Wednesday, November 19, 2008

Upcoming Story...

At the moment, I'm leaving my options open for what I want to cover. I'm not sure if I want to interview a single person or cover an a Go Green effort on campus. I've looked at the schedules of all the organizations, and most of them are out of date.

So far I have a slight focus on the way I want my story to be done. I have a few questions prepared that may change when I attend the event. I would want to find out some information about the organization, just in case people want to join.

I would ask questions like . . .
  • What could your organizaton do more in Towson's effort to "Go Green"?
  • What benifits have you seen on campus?
  • So far how has your organization contributed to the effort?
  • What changes are currently being made?
  • What would be your response to someone who does not think Towson is not doing much in the effort?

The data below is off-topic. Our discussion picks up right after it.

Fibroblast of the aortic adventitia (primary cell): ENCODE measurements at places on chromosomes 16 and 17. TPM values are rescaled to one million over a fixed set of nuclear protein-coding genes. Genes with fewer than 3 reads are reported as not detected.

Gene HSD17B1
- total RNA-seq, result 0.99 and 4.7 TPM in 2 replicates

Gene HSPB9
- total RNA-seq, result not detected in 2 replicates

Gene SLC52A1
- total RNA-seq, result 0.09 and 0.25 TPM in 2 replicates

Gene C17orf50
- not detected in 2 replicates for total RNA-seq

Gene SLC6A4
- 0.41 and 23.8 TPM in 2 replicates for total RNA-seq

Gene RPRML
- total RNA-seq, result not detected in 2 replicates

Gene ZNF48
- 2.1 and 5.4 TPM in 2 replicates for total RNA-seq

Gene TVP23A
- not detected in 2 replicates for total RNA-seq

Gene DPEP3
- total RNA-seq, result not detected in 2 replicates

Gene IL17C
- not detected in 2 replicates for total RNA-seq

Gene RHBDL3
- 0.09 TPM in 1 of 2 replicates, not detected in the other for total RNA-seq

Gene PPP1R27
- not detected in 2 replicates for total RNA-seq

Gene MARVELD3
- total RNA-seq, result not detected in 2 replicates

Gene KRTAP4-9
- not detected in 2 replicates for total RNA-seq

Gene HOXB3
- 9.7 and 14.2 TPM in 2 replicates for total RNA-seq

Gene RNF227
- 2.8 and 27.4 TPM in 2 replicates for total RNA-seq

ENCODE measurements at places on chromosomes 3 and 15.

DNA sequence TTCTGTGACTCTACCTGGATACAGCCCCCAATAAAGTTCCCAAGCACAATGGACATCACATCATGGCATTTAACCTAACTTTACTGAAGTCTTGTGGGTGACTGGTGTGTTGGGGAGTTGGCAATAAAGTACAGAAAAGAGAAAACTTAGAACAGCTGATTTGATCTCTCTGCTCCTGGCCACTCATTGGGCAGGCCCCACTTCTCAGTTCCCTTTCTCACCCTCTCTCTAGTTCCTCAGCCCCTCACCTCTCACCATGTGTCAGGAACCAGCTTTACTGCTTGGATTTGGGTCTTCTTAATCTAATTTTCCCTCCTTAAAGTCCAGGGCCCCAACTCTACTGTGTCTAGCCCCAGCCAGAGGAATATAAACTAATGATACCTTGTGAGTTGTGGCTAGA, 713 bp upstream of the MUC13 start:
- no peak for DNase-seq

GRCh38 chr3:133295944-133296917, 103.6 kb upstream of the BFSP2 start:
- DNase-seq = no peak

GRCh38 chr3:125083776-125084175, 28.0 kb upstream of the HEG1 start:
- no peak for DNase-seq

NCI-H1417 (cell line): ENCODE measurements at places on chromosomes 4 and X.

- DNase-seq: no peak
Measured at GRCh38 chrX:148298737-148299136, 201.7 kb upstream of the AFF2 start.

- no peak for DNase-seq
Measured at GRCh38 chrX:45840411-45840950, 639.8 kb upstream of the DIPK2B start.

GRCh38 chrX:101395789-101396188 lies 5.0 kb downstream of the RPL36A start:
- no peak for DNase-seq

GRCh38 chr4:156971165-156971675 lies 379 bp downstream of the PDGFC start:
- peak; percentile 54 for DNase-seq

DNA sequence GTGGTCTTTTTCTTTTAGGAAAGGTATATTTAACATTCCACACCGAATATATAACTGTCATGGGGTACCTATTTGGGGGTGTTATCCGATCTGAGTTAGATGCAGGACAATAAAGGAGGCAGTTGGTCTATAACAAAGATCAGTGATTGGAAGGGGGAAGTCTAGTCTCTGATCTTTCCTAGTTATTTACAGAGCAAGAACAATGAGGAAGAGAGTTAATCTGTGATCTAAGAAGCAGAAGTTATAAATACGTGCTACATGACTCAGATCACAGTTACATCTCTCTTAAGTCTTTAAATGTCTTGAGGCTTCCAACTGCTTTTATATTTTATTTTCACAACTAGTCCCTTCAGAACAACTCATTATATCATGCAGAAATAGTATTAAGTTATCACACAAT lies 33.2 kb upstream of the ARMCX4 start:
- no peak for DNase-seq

• What have your experiences been like in the that organization?
  • When did you join? Why?
  • How would you encourage someone to join?
  • Are there any events coming up? Where? When?

Thats all that I have right now. It seems that my story would be more of a profile. I'm still not sure what I want to do right now, but I'm open to suggestions.

Tuesday, November 4, 2008


Red and brown leaves blankets the pathway just outside of Stephens Hall. (Photo by Sabrina Lindsey / November 3, 2008)

Towson's Gold Route Shuttle breeze through campus just beyond the yellowing bush. (Photo by Sabrina Lindsey / November 3, 2008)

Towson's Tiger standing in tall grass in front of Stephens Hall. (Photo by Sabrina Lindsey / November 3, 2008)

I would say in order to take good pictures you have to see the bigger picture. I don't think it should focus on one thing. If there are several elements that fit perfectly together then they should be captured photographically. When it comes to the use of light, in any outdoor situation in the daylight, don't use the flash on your camera. It would make the object of the picture appear much darker than they really are. You can also use natural elements to frame the focus of your picture. And last but not least, try your best not to cut out major objects in your photo.